It was then that I knew that alternative news agencies like Bulatlat are instrumental in speaking truth to power. Without the shackles of corporate interest that filters and distorts news agenda, independent media is what is grounds us and directs us to reality.
By DAWN CECILIA PEÑA
It all started with a simple, “Psst! Apply ka sa student publication.”
I applied for a Mass Communication degree thinking that I’ll write for a fashion magazine in the future. It was a childhood dream, one that came to be after watching “The Devil Wears Prada” maybe twice as much as a normal person would.
Everything was planned, I already studied Fashion Design & Dressmaking right after high school, so I thought marrying the two was a foolproof plan to get me in the industry.
Until my journalism professor urged me to apply as a news writer for our student publication.
I did not particularly excel at news or feature writing, but I was determined to learn the craft. More than that, I chose to focus on stories about people that matter. I, together with my fellow staffers, were encouraged to write narratives that amplified the voices of the vulnerable. We knew, even with what little platform we had, that it was enough to shed light on current social issues to the student body. We organized seminars that tackled the plight of farmers, indigenous people, journalists and many more.
Which actually led me to work with Bulatlat. We arranged a symposium that discussed the cyber-attacks directed to the website during that time. It was then that I knew that alternative news agencies like Bulatlat are instrumental in speaking truth to power. Without the shackles of corporate interest that filters and distorts news agenda, independent media is what grounds us and directs us to reality.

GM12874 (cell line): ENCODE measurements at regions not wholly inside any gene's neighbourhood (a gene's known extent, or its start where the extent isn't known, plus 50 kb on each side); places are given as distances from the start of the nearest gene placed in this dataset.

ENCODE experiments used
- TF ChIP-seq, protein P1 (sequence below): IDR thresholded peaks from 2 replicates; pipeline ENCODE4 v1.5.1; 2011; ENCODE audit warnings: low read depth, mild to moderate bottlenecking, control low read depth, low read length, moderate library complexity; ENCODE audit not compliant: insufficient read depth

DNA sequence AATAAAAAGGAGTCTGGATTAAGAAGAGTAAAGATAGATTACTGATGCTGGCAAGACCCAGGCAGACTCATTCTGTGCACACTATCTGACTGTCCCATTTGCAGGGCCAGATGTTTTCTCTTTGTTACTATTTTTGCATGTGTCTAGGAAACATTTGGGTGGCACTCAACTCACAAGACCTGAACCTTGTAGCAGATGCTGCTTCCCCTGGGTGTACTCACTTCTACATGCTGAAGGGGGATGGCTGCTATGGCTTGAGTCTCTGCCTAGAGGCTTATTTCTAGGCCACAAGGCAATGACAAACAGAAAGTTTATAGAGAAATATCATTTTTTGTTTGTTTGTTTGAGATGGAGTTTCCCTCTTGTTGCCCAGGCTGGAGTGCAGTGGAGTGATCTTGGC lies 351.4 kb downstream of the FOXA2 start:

This realization is what pushed me to apply for an internship with Bulatlat. I’d be lying if I said that the decision did not scare me, Bulatlat is a multi-awarded publication known for its no holds barred approach to reporting Philippine politics and human rights. But, I knew that training with a smaller agency would teach me more and push me to be more hands-on than, let’s say, choosing a big network then end up being tied to a desktop all from 9 to 5.
To this day, I think of it as one of the best decisions I’ve made in recent years.
Right off the bat, the team welcomed me with open arms and big smiles along with an enthusiastic, “Dawn! Gusto mong kape?” I guess it was one of the benefits of having a such a small group. It easily felt like a family, and I treat anyone who offers me coffee as family.
I was correct in thinking that I’d be more hands-on if I joined the team. I was assigned to cover presscons and to help with research on in-depth stories – tasks that I don’t usually get to do regularly for our student paper as editor. The experience was not an easy feat, especially for someone like me who gets overwhelmed a little too much too fast. But, the editors, my mentors, were always there to guide and encourage me while making sure that I’ll still go back for next week’s issue planning. Hah.
Of course, a few months on the ground won’t miraculously turn me into The Journalist. But, I’m proud to say that my short stint as a Bulatlat intern greatly influenced my principles and work ethic as a writer. It’s the small things that include, “Huwag na huwag kang mag-uuwi ng breaking news,” or having a little more patience when gathering data from a dated government website that still displays poorly photocopied documents.
As a person who learns through example, my biggest takeaway from this experience is that my editors showed me that being a writer does not give you a free pass to be apathetic or apolitical in the guise of objectivity, rather it gives you a responsibility to always stick to what is true and what is right.